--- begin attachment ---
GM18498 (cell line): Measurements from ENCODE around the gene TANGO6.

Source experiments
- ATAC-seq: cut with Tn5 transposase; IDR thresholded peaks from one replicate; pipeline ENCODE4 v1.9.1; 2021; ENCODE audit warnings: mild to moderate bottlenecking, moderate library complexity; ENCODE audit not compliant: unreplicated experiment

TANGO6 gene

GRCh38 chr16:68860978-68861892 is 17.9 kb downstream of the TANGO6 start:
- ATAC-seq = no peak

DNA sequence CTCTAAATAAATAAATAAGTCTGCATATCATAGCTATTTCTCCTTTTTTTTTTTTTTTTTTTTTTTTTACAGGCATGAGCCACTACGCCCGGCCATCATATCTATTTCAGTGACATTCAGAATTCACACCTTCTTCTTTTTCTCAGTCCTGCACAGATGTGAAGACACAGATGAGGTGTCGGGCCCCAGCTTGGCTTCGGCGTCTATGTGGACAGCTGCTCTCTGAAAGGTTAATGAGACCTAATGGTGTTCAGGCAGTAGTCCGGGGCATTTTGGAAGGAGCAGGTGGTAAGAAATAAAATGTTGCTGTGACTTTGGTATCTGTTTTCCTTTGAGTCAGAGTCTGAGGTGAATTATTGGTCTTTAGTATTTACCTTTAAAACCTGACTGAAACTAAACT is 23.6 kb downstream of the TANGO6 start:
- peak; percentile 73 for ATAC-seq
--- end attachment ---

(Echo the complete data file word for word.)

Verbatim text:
GM18498 (cell line): Measurements from ENCODE around the gene TANGO6.

Source experiments
- ATAC-seq: cut with Tn5 transposase; IDR thresholded peaks from one replicate; pipeline ENCODE4 v1.9.1; 2021; ENCODE audit warnings: mild to moderate bottlenecking, moderate library complexity; ENCODE audit not compliant: unreplicated experiment

TANGO6 gene

GRCh38 chr16:68860978-68861892 is 17.9 kb downstream of the TANGO6 start:
- ATAC-seq = no peak

DNA sequence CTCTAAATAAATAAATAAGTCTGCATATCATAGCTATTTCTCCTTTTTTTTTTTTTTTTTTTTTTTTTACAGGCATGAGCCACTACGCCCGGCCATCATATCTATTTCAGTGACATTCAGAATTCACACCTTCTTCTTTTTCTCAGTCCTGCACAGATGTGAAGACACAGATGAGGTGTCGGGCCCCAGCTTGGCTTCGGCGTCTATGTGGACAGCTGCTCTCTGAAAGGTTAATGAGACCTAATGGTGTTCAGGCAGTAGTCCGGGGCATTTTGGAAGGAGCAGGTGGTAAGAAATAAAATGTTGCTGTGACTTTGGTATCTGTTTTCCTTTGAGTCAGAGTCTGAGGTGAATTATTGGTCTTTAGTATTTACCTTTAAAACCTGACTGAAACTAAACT is 23.6 kb downstream of the TANGO6 start:
- peak; percentile 73 for ATAC-seq